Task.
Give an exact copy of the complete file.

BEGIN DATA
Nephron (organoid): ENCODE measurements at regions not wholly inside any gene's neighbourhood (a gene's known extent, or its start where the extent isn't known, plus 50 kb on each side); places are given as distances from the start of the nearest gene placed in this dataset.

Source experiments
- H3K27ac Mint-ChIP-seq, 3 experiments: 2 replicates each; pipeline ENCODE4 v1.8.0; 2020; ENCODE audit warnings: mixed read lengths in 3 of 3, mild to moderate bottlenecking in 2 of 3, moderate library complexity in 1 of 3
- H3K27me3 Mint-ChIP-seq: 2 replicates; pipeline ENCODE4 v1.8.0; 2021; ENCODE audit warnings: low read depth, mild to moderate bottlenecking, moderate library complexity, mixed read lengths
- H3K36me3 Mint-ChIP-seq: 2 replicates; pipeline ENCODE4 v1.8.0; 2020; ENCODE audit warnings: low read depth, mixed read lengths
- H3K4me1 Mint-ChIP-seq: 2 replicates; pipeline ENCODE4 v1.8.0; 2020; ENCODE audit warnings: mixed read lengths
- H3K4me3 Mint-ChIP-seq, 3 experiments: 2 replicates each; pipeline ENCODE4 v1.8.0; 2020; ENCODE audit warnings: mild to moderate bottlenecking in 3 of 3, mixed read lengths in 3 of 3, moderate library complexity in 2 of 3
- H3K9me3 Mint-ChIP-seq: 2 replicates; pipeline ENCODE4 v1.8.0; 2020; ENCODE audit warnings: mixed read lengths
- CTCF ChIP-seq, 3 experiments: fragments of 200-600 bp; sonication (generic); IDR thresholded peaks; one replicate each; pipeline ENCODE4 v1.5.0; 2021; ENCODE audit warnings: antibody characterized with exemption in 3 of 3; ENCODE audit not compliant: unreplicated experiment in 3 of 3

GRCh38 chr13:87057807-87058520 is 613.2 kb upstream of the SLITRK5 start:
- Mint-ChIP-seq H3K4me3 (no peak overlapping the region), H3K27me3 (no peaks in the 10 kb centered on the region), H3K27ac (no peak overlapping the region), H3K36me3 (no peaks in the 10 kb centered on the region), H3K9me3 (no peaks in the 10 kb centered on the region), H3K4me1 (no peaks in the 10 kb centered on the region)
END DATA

Nephron (organoid): ENCODE measurements at regions not wholly inside any gene's neighbourhood (a gene's known extent, or its start where the extent isn't known, plus 50 kb on each side); places are given as distances from the start of the nearest gene placed in this dataset.

Source experiments
- H3K27ac Mint-ChIP-seq, 3 experiments: 2 replicates each; pipeline ENCODE4 v1.8.0; 2020; ENCODE audit warnings: mixed read lengths in 3 of 3, mild to moderate bottlenecking in 2 of 3, moderate library complexity in 1 of 3
- H3K27me3 Mint-ChIP-seq: 2 replicates; pipeline ENCODE4 v1.8.0; 2021; ENCODE audit warnings: low read depth, mild to moderate bottlenecking, moderate library complexity, mixed read lengths
- H3K36me3 Mint-ChIP-seq: 2 replicates; pipeline ENCODE4 v1.8.0; 2020; ENCODE audit warnings: low read depth, mixed read lengths
- H3K4me1 Mint-ChIP-seq: 2 replicates; pipeline ENCODE4 v1.8.0; 2020; ENCODE audit warnings: mixed read lengths
- H3K4me3 Mint-ChIP-seq, 3 experiments: 2 replicates each; pipeline ENCODE4 v1.8.0; 2020; ENCODE audit warnings: mild to moderate bottlenecking in 3 of 3, mixed read lengths in 3 of 3, moderate library complexity in 2 of 3
- H3K9me3 Mint-ChIP-seq: 2 replicates; pipeline ENCODE4 v1.8.0; 2020; ENCODE audit warnings: mixed read lengths
- CTCF ChIP-seq, 3 experiments: fragments of 200-600 bp; sonication (generic); IDR thresholded peaks; one replicate each; pipeline ENCODE4 v1.5.0; 2021; ENCODE audit warnings: antibody characterized with exemption in 3 of 3; ENCODE audit not compliant: unreplicated experiment in 3 of 3

GRCh38 chr13:87057807-87058520 is 613.2 kb upstream of the SLITRK5 start:
- Mint-ChIP-seq H3K4me3 (no peak overlapping the region), H3K27me3 (no peaks in the 10 kb centered on the region), H3K27ac (no peak overlapping the region), H3K36me3 (no peaks in the 10 kb centered on the region), H3K9me3 (no peaks in the 10 kb centered on the region), H3K4me1 (no peaks in the 10 kb centered on the region)